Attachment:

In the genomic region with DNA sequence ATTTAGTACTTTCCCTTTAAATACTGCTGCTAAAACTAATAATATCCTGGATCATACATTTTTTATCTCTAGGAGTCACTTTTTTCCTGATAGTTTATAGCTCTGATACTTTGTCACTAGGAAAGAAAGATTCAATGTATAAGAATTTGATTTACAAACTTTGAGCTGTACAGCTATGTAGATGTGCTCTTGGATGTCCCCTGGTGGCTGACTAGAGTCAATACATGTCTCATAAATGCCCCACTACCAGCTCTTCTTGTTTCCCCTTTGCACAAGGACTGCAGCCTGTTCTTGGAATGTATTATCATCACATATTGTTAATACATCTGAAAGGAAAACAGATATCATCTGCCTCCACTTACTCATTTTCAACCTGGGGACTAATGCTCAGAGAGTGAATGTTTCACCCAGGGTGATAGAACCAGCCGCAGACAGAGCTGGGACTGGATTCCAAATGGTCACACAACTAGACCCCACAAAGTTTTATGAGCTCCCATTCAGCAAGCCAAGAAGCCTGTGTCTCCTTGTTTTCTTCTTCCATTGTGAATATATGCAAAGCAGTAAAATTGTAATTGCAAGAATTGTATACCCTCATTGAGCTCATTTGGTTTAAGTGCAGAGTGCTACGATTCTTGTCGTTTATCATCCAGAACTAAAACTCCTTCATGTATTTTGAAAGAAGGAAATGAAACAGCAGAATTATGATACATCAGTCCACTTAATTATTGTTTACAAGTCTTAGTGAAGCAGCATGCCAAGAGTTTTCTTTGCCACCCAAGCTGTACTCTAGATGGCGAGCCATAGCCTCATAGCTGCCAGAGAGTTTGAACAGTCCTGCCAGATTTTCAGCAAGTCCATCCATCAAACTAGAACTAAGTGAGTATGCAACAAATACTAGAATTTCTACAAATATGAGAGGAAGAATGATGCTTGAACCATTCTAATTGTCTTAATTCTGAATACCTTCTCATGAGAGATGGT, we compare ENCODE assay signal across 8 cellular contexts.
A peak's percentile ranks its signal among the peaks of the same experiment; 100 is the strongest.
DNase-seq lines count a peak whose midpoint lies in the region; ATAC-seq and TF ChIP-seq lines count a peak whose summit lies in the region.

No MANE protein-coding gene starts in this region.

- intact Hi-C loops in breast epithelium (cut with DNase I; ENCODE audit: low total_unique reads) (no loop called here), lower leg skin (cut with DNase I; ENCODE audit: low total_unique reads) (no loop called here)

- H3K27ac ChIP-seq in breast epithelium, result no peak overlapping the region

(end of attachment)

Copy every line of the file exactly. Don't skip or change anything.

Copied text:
In the genomic region with DNA sequence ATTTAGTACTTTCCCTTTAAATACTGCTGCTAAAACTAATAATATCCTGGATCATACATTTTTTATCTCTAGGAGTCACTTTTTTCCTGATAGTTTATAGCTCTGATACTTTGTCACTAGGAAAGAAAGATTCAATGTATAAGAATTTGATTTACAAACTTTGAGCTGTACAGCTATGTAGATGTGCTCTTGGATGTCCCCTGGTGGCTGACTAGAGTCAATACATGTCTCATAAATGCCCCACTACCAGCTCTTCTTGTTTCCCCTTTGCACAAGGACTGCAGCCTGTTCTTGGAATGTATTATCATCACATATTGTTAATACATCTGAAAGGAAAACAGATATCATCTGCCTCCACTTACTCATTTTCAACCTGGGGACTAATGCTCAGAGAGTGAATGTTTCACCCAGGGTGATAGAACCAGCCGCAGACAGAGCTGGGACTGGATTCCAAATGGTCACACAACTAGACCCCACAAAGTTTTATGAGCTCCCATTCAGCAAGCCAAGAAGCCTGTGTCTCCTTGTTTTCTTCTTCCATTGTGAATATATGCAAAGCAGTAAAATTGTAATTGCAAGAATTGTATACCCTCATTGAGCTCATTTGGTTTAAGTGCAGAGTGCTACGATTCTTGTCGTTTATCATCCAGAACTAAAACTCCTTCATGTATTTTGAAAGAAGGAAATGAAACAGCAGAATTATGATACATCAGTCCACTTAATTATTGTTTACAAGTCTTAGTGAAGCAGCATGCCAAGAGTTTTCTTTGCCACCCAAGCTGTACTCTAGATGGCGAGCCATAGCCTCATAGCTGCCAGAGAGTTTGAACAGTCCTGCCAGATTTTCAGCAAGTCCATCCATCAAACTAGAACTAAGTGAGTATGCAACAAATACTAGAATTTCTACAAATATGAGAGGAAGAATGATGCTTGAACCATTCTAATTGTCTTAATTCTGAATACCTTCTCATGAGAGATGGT, we compare ENCODE assay signal across 8 cellular contexts.
A peak's percentile ranks its signal among the peaks of the same experiment; 100 is the strongest.
DNase-seq lines count a peak whose midpoint lies in the region; ATAC-seq and TF ChIP-seq lines count a peak whose summit lies in the region.

No MANE protein-coding gene starts in this region.

- intact Hi-C loops in breast epithelium (cut with DNase I; ENCODE audit: low total_unique reads) (no loop called here), lower leg skin (cut with DNase I; ENCODE audit: low total_unique reads) (no loop called here)

- H3K27ac ChIP-seq in breast epithelium, result no peak overlapping the region